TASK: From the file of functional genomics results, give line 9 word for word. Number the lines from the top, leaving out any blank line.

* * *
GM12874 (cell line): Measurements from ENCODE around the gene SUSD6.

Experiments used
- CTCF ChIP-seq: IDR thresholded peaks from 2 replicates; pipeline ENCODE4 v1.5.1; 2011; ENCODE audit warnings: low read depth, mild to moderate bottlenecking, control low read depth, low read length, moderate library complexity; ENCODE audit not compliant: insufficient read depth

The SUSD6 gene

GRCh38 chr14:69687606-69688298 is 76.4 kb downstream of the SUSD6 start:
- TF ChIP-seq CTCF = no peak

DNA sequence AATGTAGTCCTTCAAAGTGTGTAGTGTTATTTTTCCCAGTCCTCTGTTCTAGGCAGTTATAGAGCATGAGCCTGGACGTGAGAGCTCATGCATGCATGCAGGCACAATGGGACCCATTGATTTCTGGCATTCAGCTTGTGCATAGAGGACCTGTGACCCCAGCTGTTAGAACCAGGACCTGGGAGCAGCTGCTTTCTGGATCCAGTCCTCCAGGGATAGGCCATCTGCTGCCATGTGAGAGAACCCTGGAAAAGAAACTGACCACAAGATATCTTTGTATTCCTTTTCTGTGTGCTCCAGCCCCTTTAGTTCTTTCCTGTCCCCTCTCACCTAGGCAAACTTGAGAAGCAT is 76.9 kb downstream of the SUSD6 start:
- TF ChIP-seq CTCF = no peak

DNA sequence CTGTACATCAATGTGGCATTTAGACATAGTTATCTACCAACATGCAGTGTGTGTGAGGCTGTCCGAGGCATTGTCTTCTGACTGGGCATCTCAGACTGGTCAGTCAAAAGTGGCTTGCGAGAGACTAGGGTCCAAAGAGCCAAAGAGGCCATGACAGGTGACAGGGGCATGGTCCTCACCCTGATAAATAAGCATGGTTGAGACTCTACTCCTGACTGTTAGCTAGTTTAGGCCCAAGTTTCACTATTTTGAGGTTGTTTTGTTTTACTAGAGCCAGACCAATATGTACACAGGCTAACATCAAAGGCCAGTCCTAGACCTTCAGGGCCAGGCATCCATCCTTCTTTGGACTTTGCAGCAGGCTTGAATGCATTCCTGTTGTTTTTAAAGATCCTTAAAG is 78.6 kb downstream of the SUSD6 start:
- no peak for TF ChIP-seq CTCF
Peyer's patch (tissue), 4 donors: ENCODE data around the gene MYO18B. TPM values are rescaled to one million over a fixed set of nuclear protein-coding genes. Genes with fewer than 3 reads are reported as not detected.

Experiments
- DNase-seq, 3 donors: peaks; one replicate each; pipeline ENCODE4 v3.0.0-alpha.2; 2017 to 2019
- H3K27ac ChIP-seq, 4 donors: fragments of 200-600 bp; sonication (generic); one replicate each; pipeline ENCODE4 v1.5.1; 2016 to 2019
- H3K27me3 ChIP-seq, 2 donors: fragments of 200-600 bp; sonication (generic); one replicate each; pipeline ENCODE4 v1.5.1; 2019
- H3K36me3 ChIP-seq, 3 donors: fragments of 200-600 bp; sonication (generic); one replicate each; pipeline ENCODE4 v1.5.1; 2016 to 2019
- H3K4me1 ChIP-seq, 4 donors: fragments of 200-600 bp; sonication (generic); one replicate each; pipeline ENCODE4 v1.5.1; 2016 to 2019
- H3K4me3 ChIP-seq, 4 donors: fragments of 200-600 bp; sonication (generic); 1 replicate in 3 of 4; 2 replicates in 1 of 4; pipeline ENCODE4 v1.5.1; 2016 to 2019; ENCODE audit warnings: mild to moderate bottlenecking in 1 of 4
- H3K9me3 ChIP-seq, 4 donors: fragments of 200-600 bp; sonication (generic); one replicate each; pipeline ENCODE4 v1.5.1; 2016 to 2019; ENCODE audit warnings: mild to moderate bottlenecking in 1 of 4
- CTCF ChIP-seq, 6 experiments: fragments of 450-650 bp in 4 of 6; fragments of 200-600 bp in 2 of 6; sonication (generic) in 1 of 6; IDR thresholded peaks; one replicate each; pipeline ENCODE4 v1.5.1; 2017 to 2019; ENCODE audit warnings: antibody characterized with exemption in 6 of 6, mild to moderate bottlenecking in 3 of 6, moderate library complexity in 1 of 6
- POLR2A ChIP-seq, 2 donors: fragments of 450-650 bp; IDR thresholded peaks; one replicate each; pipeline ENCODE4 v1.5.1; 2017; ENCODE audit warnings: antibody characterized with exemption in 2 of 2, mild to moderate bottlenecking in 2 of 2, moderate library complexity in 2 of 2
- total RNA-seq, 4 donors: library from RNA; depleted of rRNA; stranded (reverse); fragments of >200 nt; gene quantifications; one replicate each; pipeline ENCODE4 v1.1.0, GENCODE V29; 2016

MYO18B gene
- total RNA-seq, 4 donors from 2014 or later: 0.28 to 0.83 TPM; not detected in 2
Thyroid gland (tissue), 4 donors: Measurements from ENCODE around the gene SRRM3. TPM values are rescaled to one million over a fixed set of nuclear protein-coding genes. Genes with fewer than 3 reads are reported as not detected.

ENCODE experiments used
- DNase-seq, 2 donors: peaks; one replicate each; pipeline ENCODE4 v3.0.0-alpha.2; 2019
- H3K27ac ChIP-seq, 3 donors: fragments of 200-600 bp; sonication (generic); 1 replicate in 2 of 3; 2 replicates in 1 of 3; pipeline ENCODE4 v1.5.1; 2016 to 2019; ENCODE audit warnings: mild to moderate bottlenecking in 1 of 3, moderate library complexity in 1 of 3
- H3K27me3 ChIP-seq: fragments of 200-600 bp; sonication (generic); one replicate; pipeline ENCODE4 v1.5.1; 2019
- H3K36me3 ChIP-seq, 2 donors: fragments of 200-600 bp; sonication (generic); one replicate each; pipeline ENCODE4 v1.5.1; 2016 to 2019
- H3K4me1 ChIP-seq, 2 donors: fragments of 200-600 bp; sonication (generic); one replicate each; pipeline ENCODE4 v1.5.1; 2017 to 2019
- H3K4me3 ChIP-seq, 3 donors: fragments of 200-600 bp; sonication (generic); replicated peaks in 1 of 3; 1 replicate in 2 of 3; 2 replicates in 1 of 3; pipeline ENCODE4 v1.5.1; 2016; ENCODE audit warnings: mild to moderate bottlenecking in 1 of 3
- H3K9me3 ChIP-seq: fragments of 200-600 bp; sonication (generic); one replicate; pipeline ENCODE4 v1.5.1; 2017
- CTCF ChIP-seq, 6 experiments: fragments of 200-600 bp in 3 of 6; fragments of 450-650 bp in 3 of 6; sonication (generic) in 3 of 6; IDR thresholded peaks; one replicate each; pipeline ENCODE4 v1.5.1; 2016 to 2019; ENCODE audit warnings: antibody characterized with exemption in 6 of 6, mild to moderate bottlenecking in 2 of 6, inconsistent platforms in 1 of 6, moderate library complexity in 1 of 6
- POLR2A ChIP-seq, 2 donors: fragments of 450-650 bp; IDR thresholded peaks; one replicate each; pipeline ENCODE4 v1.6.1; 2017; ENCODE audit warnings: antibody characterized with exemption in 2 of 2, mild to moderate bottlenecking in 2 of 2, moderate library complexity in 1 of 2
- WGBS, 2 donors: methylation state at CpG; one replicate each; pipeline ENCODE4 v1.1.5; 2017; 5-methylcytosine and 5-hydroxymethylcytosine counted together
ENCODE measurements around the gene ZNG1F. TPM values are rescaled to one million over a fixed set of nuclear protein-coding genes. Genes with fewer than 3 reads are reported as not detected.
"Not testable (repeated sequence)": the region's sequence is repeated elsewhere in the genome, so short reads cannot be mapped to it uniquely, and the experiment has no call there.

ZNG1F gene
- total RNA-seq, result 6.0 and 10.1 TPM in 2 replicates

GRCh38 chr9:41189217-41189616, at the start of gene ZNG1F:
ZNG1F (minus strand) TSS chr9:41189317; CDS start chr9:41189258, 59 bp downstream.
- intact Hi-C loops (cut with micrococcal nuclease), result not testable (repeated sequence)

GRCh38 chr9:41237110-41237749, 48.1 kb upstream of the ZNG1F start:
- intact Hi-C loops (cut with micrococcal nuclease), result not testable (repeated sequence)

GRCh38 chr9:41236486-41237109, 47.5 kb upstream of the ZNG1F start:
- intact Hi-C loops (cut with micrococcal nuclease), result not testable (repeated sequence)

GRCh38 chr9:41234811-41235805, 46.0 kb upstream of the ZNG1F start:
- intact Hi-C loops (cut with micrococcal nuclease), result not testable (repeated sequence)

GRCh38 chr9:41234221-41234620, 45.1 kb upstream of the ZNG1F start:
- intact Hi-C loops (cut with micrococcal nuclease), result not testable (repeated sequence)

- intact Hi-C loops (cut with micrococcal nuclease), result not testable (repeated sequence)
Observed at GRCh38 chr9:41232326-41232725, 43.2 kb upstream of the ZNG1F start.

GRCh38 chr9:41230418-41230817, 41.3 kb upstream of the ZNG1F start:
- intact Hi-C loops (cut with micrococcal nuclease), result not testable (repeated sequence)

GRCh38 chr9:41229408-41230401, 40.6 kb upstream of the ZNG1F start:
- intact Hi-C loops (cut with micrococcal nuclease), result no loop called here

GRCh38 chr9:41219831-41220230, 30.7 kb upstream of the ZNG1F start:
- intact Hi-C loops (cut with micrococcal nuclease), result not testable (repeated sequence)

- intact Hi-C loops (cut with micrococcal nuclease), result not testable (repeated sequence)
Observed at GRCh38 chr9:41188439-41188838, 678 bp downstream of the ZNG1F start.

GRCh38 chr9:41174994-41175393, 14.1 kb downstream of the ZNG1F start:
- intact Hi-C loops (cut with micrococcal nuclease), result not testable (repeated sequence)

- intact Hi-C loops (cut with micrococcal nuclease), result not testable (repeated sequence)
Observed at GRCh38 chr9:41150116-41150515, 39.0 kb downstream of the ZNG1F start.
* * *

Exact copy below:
DNA sequence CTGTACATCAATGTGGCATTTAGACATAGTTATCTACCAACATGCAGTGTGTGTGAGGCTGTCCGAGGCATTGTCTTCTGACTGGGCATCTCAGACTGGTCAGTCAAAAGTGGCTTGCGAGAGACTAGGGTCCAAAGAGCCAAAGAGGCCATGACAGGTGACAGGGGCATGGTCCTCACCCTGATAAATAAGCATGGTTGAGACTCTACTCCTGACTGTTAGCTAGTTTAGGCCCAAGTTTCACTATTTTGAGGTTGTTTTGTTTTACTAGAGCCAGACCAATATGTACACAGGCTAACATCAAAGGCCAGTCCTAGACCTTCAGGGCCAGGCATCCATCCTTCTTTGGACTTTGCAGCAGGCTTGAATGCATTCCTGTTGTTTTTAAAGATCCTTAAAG is 78.6 kb downstream of the SUSD6 start: